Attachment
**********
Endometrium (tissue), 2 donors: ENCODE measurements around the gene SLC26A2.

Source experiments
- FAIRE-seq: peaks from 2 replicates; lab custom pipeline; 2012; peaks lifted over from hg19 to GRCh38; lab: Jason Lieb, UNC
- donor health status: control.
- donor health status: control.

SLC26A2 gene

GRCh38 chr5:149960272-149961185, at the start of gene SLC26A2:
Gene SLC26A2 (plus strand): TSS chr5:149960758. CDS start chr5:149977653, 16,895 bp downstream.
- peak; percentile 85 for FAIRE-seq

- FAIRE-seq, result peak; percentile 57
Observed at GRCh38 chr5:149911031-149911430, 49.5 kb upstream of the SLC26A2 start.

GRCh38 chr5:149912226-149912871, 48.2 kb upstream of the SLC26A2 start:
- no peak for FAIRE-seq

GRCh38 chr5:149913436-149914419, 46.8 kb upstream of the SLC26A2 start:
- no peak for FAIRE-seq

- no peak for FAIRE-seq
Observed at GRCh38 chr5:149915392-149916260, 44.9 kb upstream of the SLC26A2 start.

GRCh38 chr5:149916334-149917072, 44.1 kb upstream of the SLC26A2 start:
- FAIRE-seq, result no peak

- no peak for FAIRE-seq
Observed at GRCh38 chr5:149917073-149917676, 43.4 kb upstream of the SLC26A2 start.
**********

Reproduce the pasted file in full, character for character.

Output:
Endometrium (tissue), 2 donors: ENCODE measurements around the gene SLC26A2.

Source experiments
- FAIRE-seq: peaks from 2 replicates; lab custom pipeline; 2012; peaks lifted over from hg19 to GRCh38; lab: Jason Lieb, UNC
- donor health status: control.
- donor health status: control.

SLC26A2 gene

GRCh38 chr5:149960272-149961185, at the start of gene SLC26A2:
Gene SLC26A2 (plus strand): TSS chr5:149960758. CDS start chr5:149977653, 16,895 bp downstream.
- peak; percentile 85 for FAIRE-seq

- FAIRE-seq, result peak; percentile 57
Observed at GRCh38 chr5:149911031-149911430, 49.5 kb upstream of the SLC26A2 start.

GRCh38 chr5:149912226-149912871, 48.2 kb upstream of the SLC26A2 start:
- no peak for FAIRE-seq

GRCh38 chr5:149913436-149914419, 46.8 kb upstream of the SLC26A2 start:
- no peak for FAIRE-seq

- no peak for FAIRE-seq
Observed at GRCh38 chr5:149915392-149916260, 44.9 kb upstream of the SLC26A2 start.

GRCh38 chr5:149916334-149917072, 44.1 kb upstream of the SLC26A2 start:
- FAIRE-seq, result no peak

- no peak for FAIRE-seq
Observed at GRCh38 chr5:149917073-149917676, 43.4 kb upstream of the SLC26A2 start.